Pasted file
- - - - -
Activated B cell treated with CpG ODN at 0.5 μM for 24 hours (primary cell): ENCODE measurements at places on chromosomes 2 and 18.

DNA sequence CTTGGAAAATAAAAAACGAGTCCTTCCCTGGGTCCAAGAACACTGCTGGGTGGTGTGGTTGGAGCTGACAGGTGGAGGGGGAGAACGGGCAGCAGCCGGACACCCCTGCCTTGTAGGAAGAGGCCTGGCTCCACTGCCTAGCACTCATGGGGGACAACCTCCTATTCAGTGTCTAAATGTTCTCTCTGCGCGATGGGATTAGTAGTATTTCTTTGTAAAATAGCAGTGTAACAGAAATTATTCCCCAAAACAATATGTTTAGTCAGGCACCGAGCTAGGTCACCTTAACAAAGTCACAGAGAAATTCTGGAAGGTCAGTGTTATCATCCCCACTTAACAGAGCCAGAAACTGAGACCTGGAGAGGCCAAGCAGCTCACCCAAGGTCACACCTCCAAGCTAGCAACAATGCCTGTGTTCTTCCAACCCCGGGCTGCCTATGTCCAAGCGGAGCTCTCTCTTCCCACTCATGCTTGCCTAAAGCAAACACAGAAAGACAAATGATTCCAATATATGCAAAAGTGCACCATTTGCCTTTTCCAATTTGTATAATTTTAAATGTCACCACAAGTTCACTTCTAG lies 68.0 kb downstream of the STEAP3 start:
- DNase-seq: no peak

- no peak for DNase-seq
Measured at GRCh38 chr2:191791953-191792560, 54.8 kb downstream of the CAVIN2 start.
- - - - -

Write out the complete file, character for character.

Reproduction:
Activated B cell treated with CpG ODN at 0.5 μM for 24 hours (primary cell): ENCODE measurements at places on chromosomes 2 and 18.

DNA sequence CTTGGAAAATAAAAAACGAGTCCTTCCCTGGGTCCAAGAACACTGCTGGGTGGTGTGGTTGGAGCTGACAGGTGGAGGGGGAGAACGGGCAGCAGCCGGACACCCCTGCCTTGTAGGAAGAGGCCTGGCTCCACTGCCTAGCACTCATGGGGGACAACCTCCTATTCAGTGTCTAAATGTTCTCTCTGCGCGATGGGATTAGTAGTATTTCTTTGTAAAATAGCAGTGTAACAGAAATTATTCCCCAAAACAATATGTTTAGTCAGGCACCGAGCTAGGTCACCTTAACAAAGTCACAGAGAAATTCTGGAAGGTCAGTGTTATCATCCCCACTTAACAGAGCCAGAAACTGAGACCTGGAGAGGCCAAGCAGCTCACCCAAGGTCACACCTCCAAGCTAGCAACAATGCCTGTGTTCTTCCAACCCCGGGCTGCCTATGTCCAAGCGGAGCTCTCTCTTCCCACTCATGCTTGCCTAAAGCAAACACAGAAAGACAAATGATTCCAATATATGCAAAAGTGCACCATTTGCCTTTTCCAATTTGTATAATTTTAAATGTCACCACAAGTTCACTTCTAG lies 68.0 kb downstream of the STEAP3 start:
- DNase-seq: no peak

- no peak for DNase-seq
Measured at GRCh38 chr2:191791953-191792560, 54.8 kb downstream of the CAVIN2 start.